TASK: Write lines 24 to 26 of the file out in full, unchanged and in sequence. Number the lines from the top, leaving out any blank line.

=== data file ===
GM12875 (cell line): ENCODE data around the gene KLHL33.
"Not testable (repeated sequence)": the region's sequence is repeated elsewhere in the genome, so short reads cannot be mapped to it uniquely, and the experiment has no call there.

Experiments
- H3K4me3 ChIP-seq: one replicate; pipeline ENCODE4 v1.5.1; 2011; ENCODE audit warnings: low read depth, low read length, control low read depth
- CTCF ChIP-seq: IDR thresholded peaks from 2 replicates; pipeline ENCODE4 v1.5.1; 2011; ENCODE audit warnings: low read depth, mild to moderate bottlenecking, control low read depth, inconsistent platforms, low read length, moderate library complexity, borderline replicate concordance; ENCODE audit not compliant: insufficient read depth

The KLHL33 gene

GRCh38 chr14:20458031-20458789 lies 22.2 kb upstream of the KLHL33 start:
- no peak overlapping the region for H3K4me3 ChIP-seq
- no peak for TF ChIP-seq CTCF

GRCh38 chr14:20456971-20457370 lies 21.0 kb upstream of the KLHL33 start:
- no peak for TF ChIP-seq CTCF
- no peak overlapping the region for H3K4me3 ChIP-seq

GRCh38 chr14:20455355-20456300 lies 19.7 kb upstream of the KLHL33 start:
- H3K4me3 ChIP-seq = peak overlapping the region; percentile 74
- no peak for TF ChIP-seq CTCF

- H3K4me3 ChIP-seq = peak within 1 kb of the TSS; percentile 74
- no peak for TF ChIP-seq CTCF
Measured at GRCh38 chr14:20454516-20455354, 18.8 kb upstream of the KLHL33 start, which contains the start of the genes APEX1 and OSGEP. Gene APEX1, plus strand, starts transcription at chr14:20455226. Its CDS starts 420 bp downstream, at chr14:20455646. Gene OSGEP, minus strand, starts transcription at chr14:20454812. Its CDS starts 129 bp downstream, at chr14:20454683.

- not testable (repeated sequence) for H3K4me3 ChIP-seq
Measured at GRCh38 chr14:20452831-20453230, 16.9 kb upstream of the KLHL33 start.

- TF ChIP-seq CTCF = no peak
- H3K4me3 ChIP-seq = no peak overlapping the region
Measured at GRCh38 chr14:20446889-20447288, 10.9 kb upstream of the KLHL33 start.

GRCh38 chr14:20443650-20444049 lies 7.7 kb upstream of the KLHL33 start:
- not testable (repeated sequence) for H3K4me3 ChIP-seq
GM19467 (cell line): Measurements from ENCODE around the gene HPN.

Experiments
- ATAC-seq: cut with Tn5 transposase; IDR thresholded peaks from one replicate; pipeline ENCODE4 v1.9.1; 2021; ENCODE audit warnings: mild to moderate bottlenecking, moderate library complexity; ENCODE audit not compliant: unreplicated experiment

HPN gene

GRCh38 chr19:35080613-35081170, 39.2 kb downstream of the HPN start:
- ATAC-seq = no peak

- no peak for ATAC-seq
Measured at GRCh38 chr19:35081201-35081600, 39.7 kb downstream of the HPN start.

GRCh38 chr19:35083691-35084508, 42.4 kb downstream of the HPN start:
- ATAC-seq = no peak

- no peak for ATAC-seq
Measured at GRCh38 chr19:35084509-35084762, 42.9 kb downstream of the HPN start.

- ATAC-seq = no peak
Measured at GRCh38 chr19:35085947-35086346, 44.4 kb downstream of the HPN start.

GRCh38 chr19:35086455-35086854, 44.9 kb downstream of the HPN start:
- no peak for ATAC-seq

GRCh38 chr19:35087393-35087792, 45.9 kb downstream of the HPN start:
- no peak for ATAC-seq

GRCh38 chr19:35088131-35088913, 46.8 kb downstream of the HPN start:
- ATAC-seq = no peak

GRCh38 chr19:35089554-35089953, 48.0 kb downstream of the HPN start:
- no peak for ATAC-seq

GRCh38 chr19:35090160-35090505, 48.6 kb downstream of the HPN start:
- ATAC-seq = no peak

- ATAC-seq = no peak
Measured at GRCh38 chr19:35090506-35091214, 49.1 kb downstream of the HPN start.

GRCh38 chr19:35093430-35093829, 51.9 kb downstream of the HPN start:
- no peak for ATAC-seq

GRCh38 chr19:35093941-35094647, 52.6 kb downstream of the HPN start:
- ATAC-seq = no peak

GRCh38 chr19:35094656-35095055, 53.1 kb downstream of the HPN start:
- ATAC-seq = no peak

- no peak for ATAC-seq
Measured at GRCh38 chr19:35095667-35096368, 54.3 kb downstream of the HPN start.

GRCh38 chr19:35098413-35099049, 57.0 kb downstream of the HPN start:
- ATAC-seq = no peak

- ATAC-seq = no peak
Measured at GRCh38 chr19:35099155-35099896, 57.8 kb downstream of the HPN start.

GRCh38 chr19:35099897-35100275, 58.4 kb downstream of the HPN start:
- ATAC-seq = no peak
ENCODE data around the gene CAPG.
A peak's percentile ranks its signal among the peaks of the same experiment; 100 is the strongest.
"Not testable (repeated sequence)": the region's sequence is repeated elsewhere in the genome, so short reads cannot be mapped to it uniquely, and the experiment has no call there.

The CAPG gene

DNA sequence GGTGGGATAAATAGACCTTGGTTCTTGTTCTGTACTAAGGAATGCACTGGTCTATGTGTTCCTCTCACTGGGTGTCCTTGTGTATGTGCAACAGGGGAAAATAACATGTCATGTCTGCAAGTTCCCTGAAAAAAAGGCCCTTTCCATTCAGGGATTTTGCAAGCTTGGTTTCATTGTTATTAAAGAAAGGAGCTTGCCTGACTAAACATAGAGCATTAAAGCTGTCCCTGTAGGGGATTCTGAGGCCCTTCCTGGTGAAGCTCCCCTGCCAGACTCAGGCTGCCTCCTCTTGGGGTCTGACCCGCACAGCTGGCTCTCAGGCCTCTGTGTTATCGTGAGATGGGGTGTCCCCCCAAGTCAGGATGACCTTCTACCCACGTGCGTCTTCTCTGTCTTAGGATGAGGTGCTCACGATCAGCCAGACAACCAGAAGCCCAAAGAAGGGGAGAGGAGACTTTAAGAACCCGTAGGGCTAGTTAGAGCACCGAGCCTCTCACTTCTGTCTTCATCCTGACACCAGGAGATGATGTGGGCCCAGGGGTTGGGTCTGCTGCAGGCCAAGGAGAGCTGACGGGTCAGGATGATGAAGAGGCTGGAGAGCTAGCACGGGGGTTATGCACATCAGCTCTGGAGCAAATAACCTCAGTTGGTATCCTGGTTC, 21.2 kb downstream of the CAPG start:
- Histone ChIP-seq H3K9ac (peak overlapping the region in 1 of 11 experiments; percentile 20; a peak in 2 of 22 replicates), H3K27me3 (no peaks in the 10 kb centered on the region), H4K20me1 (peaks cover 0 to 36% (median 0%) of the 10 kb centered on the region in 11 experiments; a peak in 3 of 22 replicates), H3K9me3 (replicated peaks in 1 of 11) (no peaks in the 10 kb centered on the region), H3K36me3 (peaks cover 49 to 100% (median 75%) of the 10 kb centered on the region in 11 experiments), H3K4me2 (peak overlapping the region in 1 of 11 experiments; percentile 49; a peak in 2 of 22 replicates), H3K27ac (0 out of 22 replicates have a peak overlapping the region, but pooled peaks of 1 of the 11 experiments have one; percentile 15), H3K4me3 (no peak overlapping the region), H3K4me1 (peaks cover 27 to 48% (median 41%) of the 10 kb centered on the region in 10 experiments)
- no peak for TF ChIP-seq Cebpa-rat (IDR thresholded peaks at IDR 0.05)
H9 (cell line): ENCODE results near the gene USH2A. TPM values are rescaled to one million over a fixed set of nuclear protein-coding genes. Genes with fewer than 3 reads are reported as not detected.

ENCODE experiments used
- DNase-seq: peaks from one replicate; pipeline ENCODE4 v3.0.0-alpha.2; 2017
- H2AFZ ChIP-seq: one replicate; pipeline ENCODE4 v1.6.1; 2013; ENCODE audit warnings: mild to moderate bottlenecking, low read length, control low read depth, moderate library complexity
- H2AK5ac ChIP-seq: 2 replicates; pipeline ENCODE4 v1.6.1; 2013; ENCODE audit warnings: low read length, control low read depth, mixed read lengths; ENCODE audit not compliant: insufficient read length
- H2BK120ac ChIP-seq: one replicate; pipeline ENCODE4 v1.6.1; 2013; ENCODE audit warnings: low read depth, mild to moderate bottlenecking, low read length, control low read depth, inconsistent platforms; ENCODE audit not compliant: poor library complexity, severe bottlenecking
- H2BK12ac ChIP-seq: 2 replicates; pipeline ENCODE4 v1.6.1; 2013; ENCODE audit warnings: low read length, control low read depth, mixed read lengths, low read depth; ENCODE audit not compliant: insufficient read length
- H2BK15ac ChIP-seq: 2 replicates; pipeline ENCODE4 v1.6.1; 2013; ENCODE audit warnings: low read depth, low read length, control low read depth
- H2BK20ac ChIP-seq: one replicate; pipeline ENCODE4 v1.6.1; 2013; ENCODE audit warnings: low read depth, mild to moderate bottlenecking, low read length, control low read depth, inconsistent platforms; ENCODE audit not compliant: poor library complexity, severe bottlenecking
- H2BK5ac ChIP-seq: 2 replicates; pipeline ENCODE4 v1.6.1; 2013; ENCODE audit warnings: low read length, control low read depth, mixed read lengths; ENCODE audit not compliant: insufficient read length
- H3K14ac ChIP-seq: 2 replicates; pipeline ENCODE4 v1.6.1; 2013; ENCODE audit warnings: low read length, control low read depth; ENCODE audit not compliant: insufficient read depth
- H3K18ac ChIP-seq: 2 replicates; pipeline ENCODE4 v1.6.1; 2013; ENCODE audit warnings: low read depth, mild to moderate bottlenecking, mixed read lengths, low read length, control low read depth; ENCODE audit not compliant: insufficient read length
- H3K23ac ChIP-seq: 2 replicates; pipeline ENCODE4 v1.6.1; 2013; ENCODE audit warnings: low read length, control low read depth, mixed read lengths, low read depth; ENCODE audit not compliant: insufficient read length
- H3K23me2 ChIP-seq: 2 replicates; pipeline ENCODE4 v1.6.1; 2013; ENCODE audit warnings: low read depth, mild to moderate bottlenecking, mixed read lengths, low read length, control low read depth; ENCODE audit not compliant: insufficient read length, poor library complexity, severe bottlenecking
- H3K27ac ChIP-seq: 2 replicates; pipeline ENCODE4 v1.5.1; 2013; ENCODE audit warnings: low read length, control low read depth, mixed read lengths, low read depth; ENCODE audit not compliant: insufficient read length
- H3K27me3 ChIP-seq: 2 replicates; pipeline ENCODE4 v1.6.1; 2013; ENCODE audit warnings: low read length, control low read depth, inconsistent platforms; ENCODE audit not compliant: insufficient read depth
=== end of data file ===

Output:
GRCh38 chr14:20443650-20444049 lies 7.7 kb upstream of the KLHL33 start:
- not testable (repeated sequence) for H3K4me3 ChIP-seq
GM19467 (cell line): Measurements from ENCODE around the gene HPN.